My name is Martin MacKerel and I am a straight ally. [some remarks about the anger in the room and remembering the pastor's words about respecting each others' humanity]When I say I'm an ally, I don't just mean that I think gay rights are cool and I have some friends who are LGBT. I have played for several years in a pool league that "just happens to be gay" and met many people and that's when these issues became important to me. I campaigned against Prop 8, and after it passed I joined a local grassroots group called "One Struggle One Fight" to fight against it, and as part of that I went to DC for the 2009 National Equality March.
I'm also a Bradley Manning supporter since I learned about his situation two and a half years ago. You may ask why? Is there a link? And, yes, there is a simple link in that these are both about justice.
|(Left to right) Martin MacKerel and John Caldera in line; Lisa Geduldig speaking|
But I think there is a deeper link. Both the process of coming out and Bradley's actions involve speaking truths that might make people uncomfortable. Many people might initially not want to know that a family member or friend is queer. But hopefully in coming out, attitudes are shifted, and both the speaker and the listener are transformed.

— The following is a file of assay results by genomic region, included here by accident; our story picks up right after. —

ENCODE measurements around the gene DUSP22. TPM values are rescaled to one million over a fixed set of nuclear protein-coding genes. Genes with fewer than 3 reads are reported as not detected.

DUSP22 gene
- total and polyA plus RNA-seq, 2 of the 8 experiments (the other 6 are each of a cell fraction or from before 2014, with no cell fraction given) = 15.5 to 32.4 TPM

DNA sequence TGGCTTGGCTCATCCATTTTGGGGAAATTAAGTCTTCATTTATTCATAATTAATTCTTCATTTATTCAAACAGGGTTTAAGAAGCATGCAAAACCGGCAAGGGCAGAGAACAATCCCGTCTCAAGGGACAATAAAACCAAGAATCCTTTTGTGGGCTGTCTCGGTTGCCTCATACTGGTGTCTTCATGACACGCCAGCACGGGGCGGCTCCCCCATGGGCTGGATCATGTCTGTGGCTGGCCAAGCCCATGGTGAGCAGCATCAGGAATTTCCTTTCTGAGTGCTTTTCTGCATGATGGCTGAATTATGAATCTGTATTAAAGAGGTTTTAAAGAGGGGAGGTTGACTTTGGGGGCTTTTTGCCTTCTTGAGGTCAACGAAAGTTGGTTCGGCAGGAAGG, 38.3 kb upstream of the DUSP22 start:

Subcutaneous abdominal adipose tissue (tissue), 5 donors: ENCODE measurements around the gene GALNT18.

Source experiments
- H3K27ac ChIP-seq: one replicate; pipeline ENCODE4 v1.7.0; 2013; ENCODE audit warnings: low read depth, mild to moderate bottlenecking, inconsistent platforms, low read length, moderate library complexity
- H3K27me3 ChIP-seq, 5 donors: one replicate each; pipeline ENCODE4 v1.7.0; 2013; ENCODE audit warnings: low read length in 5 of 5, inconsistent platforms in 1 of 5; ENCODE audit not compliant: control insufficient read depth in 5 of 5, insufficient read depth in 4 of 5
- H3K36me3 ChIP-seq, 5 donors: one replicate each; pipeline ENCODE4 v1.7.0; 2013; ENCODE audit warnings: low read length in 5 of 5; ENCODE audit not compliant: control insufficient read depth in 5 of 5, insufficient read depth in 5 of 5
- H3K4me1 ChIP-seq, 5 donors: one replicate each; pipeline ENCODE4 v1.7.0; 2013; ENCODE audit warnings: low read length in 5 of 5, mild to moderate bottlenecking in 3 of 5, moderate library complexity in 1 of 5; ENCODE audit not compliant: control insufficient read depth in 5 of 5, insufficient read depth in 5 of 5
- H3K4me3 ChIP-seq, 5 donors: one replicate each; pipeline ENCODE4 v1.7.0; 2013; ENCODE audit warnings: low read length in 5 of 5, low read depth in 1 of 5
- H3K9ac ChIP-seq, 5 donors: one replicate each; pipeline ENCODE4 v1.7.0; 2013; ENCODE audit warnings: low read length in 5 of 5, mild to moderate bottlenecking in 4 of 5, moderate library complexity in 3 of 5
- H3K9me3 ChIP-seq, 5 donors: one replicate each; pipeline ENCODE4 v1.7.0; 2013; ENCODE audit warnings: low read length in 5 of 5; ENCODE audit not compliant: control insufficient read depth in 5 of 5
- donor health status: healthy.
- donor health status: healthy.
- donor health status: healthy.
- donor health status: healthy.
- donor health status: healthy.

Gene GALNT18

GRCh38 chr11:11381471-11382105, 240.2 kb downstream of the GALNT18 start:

I know that lots of people would prefer to believe that the government is on their side, that its military doesn't commit war crimes, and that its foreign policy comes from good intentions.
Bradley showed us, as Daniel Ellsberg did, that these comforting notions are not true. I see the reaction to Bradley Manning's selection as Grand Marshal as part of a prolonged attempt not to face the truth. But sooner or later, and the sooner the better, we must face the truth.
To deny Bradley - to shove him and his uncomfortable truths back in the closet - is to fail in our responsibility as a community.